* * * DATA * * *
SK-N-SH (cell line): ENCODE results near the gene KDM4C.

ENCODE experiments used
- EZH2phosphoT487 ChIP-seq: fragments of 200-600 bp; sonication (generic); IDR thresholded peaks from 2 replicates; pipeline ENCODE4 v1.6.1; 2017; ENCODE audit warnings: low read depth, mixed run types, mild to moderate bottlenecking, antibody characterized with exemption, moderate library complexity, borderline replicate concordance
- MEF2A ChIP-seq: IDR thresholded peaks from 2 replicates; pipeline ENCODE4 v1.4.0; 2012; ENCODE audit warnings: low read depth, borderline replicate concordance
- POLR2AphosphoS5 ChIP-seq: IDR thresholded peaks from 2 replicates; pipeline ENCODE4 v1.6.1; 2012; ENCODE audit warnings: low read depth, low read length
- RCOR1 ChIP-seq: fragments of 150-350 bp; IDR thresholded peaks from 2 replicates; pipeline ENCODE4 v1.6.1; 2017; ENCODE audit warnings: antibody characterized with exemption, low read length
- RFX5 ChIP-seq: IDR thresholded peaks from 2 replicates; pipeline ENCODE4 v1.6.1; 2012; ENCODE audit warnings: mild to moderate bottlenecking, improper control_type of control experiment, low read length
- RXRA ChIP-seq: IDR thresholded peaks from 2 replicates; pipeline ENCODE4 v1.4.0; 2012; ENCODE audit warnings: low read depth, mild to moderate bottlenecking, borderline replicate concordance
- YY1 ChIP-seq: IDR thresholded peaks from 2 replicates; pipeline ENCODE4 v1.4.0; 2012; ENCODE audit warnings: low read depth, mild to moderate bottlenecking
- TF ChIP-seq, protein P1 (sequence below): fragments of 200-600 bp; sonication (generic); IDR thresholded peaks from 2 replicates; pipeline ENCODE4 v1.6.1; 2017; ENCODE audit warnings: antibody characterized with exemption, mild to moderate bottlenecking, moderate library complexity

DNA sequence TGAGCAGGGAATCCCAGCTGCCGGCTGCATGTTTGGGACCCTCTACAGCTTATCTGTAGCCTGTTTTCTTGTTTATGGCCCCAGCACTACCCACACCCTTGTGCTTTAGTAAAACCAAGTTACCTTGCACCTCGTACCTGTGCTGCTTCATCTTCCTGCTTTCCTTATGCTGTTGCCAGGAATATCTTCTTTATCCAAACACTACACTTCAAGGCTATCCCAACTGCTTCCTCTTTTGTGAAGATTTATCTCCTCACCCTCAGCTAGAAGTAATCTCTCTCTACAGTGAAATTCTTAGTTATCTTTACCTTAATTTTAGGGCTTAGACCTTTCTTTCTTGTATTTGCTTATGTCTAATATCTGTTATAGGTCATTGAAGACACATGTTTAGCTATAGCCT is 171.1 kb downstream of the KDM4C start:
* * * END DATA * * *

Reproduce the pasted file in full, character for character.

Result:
SK-N-SH (cell line): ENCODE results near the gene KDM4C.

ENCODE experiments used
- EZH2phosphoT487 ChIP-seq: fragments of 200-600 bp; sonication (generic); IDR thresholded peaks from 2 replicates; pipeline ENCODE4 v1.6.1; 2017; ENCODE audit warnings: low read depth, mixed run types, mild to moderate bottlenecking, antibody characterized with exemption, moderate library complexity, borderline replicate concordance
- MEF2A ChIP-seq: IDR thresholded peaks from 2 replicates; pipeline ENCODE4 v1.4.0; 2012; ENCODE audit warnings: low read depth, borderline replicate concordance
- POLR2AphosphoS5 ChIP-seq: IDR thresholded peaks from 2 replicates; pipeline ENCODE4 v1.6.1; 2012; ENCODE audit warnings: low read depth, low read length
- RCOR1 ChIP-seq: fragments of 150-350 bp; IDR thresholded peaks from 2 replicates; pipeline ENCODE4 v1.6.1; 2017; ENCODE audit warnings: antibody characterized with exemption, low read length
- RFX5 ChIP-seq: IDR thresholded peaks from 2 replicates; pipeline ENCODE4 v1.6.1; 2012; ENCODE audit warnings: mild to moderate bottlenecking, improper control_type of control experiment, low read length
- RXRA ChIP-seq: IDR thresholded peaks from 2 replicates; pipeline ENCODE4 v1.4.0; 2012; ENCODE audit warnings: low read depth, mild to moderate bottlenecking, borderline replicate concordance
- YY1 ChIP-seq: IDR thresholded peaks from 2 replicates; pipeline ENCODE4 v1.4.0; 2012; ENCODE audit warnings: low read depth, mild to moderate bottlenecking
- TF ChIP-seq, protein P1 (sequence below): fragments of 200-600 bp; sonication (generic); IDR thresholded peaks from 2 replicates; pipeline ENCODE4 v1.6.1; 2017; ENCODE audit warnings: antibody characterized with exemption, mild to moderate bottlenecking, moderate library complexity

DNA sequence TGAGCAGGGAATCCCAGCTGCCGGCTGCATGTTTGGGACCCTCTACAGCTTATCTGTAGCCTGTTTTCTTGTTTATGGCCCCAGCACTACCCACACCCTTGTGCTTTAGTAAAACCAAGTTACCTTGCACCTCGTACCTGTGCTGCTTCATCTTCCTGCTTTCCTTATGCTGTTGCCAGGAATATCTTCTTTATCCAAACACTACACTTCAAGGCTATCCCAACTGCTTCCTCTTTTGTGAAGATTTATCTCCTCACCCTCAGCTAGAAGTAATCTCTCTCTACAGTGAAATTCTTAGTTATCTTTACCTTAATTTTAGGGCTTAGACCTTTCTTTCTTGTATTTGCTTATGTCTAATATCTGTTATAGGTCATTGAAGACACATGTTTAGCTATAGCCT is 171.1 kb downstream of the KDM4C start: